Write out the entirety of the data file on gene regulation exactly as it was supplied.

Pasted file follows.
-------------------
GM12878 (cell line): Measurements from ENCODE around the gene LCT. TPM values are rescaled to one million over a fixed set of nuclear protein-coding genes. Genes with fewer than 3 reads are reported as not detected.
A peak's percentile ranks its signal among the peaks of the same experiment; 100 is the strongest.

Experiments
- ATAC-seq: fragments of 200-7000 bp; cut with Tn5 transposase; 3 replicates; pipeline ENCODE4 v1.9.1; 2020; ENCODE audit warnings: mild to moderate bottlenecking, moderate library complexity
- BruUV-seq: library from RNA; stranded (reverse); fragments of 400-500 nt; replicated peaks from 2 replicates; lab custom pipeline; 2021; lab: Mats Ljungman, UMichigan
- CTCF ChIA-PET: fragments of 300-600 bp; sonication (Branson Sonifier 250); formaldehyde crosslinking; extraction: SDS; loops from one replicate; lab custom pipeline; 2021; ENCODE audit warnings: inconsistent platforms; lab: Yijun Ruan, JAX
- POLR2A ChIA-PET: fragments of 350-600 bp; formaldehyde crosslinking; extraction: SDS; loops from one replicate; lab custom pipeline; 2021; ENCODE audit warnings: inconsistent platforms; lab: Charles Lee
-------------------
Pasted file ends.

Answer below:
GM12878 (cell line): Measurements from ENCODE around the gene LCT. TPM values are rescaled to one million over a fixed set of nuclear protein-coding genes. Genes with fewer than 3 reads are reported as not detected.
A peak's percentile ranks its signal among the peaks of the same experiment; 100 is the strongest.

Experiments
- ATAC-seq: fragments of 200-7000 bp; cut with Tn5 transposase; 3 replicates; pipeline ENCODE4 v1.9.1; 2020; ENCODE audit warnings: mild to moderate bottlenecking, moderate library complexity
- BruUV-seq: library from RNA; stranded (reverse); fragments of 400-500 nt; replicated peaks from 2 replicates; lab custom pipeline; 2021; lab: Mats Ljungman, UMichigan
- CTCF ChIA-PET: fragments of 300-600 bp; sonication (Branson Sonifier 250); formaldehyde crosslinking; extraction: SDS; loops from one replicate; lab custom pipeline; 2021; ENCODE audit warnings: inconsistent platforms; lab: Yijun Ruan, JAX
- POLR2A ChIA-PET: fragments of 350-600 bp; formaldehyde crosslinking; extraction: SDS; loops from one replicate; lab custom pipeline; 2021; ENCODE audit warnings: inconsistent platforms; lab: Charles Lee